Match Group spokeswoman Justine Sacco characterized this as an experiment to Bloomberg, saying that the firm "constantly" tests new features and that payment options which "benefit [the users'] experience" were an example of this. We've asked Google for comment, although it hadn't responded to Bloomberg's request as of this writing.
It's entirely practical for Android developers to enable direct payments without using Google Play, but that typically means bypassing Google Play altogether, like Epic did with Fortnite. It's another matter entirely to remain in the store but ditch Google's usual requirements. Tinder may be betting that Google won't pull such a high-profile app despite the obvious defiance.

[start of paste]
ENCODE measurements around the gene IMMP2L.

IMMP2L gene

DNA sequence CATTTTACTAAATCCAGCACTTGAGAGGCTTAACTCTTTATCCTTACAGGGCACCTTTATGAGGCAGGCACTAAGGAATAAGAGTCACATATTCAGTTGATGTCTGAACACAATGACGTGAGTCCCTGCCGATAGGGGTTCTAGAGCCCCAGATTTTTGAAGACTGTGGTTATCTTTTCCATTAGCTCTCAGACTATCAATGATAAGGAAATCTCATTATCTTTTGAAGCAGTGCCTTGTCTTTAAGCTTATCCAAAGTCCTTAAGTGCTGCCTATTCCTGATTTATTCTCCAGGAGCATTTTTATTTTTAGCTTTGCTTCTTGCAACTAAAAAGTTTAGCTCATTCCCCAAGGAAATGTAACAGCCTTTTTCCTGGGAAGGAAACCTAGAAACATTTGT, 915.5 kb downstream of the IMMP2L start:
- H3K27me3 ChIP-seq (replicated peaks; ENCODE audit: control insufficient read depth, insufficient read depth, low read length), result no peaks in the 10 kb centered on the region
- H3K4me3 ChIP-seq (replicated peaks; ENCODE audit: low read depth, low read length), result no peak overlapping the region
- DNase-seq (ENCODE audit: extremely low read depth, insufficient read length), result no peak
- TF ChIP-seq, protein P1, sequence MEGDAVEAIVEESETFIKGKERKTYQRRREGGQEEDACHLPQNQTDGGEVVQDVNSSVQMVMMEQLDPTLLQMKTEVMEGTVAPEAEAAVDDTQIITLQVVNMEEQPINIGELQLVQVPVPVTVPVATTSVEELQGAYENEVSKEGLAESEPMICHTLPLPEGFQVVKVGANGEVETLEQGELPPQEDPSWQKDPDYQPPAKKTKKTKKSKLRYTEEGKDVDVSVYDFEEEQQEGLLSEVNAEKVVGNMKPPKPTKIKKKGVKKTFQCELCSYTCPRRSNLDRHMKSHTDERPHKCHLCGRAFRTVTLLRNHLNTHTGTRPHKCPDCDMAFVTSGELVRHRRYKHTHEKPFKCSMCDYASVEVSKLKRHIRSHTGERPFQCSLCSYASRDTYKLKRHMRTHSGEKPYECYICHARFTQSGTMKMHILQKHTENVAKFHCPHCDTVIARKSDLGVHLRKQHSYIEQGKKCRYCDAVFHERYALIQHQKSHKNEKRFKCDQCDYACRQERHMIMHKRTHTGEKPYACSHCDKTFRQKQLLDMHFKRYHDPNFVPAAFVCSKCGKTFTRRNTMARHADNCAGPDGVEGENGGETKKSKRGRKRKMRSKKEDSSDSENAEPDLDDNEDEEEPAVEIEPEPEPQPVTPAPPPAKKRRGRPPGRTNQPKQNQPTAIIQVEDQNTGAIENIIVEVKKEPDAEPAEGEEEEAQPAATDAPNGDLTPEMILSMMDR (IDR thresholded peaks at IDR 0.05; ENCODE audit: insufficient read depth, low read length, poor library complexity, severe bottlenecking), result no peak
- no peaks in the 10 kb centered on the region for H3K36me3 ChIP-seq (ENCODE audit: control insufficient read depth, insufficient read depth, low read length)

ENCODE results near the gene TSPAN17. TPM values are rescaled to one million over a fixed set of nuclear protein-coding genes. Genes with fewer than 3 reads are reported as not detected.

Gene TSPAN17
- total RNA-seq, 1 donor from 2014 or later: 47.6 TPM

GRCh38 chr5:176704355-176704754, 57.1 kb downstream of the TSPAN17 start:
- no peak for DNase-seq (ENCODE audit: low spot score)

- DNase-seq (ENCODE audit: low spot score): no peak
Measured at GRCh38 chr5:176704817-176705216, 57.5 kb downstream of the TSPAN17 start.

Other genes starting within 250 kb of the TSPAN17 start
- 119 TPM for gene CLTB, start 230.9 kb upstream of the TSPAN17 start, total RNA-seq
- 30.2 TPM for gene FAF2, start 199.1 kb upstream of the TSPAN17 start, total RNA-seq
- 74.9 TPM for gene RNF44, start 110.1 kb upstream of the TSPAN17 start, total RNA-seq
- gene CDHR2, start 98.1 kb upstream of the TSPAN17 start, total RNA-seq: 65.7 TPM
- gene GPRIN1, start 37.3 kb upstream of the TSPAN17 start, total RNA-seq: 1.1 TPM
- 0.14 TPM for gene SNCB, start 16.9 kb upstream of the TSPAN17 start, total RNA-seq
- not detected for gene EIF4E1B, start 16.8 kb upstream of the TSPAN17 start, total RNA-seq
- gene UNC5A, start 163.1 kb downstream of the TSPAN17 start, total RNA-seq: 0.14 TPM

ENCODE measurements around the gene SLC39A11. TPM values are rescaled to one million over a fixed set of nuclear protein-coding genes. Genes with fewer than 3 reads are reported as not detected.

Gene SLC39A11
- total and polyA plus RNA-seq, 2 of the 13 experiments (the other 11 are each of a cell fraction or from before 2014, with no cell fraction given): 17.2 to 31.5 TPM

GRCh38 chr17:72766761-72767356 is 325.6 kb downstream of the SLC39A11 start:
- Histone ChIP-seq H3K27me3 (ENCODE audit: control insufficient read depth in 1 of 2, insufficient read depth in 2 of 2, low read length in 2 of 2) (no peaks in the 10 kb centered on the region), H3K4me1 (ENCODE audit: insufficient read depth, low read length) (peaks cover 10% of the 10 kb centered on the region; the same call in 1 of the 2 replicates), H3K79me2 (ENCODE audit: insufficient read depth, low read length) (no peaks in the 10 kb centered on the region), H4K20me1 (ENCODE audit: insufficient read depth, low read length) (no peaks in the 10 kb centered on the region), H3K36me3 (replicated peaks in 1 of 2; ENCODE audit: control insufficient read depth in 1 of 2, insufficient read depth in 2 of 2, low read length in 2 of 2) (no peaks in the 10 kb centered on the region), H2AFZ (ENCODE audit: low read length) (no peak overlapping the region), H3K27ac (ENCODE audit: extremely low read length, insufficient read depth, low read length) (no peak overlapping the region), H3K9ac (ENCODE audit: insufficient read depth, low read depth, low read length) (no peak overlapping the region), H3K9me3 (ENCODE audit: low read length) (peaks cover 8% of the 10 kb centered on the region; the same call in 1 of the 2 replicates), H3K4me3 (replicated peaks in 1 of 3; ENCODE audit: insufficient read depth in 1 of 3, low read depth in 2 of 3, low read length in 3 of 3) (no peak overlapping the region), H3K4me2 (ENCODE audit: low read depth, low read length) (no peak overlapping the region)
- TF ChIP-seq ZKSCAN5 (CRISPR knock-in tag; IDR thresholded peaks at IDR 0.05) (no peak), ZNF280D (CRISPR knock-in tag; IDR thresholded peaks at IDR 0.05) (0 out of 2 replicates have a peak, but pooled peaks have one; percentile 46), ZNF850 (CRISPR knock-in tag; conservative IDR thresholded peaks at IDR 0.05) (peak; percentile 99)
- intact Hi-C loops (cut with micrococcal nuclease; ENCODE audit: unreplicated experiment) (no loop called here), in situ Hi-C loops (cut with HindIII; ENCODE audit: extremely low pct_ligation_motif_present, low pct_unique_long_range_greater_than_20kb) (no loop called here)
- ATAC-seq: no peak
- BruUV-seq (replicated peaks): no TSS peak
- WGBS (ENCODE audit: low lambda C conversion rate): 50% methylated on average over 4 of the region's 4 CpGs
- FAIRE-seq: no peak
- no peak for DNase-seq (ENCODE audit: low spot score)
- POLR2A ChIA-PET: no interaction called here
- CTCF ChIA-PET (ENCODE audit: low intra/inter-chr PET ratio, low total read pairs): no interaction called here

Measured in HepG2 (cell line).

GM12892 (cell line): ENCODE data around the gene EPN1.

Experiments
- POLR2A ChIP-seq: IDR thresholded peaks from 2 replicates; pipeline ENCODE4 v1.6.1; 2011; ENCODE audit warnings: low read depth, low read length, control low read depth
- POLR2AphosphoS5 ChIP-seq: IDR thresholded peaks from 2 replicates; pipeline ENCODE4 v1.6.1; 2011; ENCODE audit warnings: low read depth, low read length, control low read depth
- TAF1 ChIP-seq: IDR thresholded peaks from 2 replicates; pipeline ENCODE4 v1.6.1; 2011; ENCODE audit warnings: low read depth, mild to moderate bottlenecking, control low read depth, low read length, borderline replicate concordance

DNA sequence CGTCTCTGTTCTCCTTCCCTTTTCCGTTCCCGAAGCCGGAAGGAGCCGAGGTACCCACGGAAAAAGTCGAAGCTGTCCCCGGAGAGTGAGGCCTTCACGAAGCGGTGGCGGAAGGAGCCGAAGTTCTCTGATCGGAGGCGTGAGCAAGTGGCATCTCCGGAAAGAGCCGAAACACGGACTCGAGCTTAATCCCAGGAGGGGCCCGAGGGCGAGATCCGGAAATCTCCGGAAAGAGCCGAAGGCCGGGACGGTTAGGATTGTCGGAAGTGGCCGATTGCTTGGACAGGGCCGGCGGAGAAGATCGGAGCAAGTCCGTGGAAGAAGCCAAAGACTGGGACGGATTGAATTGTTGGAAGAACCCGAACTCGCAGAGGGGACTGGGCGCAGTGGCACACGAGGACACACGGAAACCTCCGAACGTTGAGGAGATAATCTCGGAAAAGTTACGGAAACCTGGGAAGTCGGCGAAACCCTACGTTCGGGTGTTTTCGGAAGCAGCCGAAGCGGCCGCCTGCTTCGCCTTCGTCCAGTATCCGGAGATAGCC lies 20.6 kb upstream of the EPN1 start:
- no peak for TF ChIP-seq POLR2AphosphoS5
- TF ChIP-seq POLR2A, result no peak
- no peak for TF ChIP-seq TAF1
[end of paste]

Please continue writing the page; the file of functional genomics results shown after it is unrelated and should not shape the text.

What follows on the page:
Services like Tinder and Spotify are rebelling against app store revenue cuts for one simple reason: they want a larger slice of the pie. Google and Apple both take up to 30 percent from in-app subscriptions (15 percent after the first year), and that's a large hit for services that often cost $10 or less per month. Developers either have to take a revenue hit for customers who subscribe through the stores or else raise prices to compensate. They've also argued that the revenue sharing leads to unfair competition when it involves similar services. Apple gets all of the revenue from Apple Music subscriptions at $10 per month, for instance, but Spotify only gets $7 from in-app memberships.
Tinder and other objectors are unlikely to get what they want without a fight. While third party app subscriptions aren't vital to Google's bottom line, they likely represent a significant amount. Sensor Tower recently estimated that Tinder alone raked in $497 million of total revenue across Android and iOS in the first half of 2019. Even if you limit that to Google's cut, that could still be tens of millions of dollars lost from one company.